Thyroid cancer is the most common of the endocrine cancers, with papillary thyroid carcinomas (PTCs) being the most common form. Thyroid cancer has excellent diagnostic tools, yet there are still some cases that progress post treatment and a few that are not caught at all. A group from Jeju, South Korea decided to investigate SPARC-related modular calcium-binding protein-2, or SMOC2, as a potential tool for further diagnostic tests to catch recurrence early on.
SMOC2, usually a regulator of a cell’s interaction with the surrounding environment during development or disease, has been implicated in several processes related to the progression of cancer. Using this information, the group began to measure the levels of SMOC2 expression in normal thyroid tissue versus PTC thyroid tissues.
The group began by using reverse transcription PCR to measure the mRNA encoding SMOC2 in normal thyroid tissue against several forms of thyroid cancer. They found that SMOC2 expression was lower in almost every cancer sample compared to normal thyroid samples. Next, they took a large sample size of 338 PTC samples and directly stained for SMOC2. The results, showing a significantly lower level of SMOC2 in PTC samples compared to regular thyroid samples, which concurred with the previous mRNA measurements.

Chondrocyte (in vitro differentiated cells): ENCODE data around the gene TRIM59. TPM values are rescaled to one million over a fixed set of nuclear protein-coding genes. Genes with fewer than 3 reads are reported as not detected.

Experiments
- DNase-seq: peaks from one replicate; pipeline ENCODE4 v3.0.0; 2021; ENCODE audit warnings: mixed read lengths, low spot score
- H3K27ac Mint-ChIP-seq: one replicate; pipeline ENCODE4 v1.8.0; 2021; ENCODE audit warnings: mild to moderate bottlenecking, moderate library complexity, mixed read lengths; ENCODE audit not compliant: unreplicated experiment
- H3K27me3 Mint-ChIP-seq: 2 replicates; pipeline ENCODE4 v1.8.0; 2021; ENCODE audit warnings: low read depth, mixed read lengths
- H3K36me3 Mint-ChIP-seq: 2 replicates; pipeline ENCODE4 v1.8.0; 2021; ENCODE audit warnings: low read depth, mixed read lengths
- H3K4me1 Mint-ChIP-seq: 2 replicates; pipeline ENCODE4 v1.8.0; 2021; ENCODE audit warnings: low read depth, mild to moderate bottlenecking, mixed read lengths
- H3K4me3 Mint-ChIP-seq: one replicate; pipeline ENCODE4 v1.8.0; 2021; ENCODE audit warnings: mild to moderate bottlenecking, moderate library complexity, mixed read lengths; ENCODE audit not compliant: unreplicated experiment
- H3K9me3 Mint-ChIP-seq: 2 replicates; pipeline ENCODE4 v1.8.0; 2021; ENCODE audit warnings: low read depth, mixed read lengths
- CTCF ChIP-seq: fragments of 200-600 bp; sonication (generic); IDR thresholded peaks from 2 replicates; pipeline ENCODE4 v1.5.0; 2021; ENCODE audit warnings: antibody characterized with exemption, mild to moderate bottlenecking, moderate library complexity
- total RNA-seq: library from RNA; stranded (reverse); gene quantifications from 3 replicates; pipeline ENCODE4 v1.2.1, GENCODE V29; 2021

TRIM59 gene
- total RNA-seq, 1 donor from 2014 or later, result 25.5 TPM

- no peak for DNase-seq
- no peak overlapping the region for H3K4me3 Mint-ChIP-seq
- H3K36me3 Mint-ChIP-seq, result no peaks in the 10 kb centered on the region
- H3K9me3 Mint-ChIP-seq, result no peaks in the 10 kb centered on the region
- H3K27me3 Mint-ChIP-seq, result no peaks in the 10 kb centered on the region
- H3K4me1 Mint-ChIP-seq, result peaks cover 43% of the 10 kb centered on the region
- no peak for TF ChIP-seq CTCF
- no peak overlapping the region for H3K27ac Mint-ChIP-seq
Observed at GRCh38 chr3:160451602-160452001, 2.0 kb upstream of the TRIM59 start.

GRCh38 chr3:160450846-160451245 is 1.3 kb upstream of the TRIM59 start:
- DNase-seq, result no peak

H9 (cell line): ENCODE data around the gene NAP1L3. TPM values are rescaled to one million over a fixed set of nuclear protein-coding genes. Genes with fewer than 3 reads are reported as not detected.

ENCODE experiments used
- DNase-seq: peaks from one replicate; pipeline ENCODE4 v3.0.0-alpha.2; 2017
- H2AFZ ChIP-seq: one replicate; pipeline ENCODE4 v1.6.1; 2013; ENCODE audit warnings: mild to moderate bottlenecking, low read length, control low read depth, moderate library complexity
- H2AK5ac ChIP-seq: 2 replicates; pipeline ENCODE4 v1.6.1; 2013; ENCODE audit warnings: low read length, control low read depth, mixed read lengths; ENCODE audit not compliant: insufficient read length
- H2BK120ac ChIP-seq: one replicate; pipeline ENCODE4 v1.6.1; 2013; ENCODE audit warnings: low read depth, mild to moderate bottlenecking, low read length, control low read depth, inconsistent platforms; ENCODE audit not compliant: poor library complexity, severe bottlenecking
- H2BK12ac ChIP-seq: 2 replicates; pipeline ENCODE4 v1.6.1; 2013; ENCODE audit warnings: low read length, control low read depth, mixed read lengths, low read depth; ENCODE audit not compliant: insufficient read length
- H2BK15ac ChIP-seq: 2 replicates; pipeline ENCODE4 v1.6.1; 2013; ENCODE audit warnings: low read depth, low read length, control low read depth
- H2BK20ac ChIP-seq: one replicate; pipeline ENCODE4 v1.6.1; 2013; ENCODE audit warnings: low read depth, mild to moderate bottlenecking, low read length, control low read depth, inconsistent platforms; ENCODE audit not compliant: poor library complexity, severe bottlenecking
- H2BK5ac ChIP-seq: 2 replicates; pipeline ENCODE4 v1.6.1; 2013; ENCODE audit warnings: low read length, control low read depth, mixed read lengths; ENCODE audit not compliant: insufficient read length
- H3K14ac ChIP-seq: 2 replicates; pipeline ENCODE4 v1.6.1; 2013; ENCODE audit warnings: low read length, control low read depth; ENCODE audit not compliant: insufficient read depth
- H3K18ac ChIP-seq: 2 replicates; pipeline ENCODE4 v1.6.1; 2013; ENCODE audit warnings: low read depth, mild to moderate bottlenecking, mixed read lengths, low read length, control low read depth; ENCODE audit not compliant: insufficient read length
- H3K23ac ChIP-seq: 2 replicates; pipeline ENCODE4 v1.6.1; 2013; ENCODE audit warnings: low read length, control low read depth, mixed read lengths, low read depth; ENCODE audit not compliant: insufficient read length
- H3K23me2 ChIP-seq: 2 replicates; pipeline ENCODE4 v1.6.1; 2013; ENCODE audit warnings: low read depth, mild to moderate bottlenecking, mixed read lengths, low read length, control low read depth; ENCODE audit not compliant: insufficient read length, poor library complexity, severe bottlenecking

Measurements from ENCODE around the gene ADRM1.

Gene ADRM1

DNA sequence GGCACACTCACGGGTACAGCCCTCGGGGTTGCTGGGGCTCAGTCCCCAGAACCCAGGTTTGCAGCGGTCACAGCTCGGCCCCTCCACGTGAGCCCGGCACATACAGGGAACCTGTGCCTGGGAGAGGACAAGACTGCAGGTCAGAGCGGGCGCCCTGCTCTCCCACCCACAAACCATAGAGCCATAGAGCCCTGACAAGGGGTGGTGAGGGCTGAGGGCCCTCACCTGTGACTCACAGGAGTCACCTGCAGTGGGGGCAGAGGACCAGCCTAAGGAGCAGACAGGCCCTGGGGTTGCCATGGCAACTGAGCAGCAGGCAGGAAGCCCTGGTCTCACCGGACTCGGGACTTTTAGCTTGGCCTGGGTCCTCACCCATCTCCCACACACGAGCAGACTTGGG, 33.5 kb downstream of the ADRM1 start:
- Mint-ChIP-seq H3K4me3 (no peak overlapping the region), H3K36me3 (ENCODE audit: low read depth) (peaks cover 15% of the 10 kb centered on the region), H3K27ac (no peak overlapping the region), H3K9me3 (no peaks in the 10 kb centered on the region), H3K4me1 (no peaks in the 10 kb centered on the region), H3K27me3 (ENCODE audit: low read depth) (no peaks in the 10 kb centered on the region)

Unfortunately, not every result was as clear cut. The thyroid cancer nodular hyperplasia did not follow the same trend rest of the thyroid cancers, retaining normal levels of SMOC2 expression. Follicular adenomas also failed to produce statistically significant data in SMOC2 expression testing. The group tried to investigate why SMOC2 would be down regulated in PTCs, looking at epigenetic methylation of SMOC2's DNA. The sample sized proved to be to small however, and again could not produce much statistically significant data.
The group concludes “Our findings of SMOC2 expression down-regulation in PTC and its association with improved clinical outcomes clearly suggest that SMOC2 likely acts as a tumor suppressor in thyroid cancers.”. Even though some of the results proved inconclusive, the work done here showed productive insights for the possible use of SMOC2 as a secondary biomarker in tests against thyroid cancer.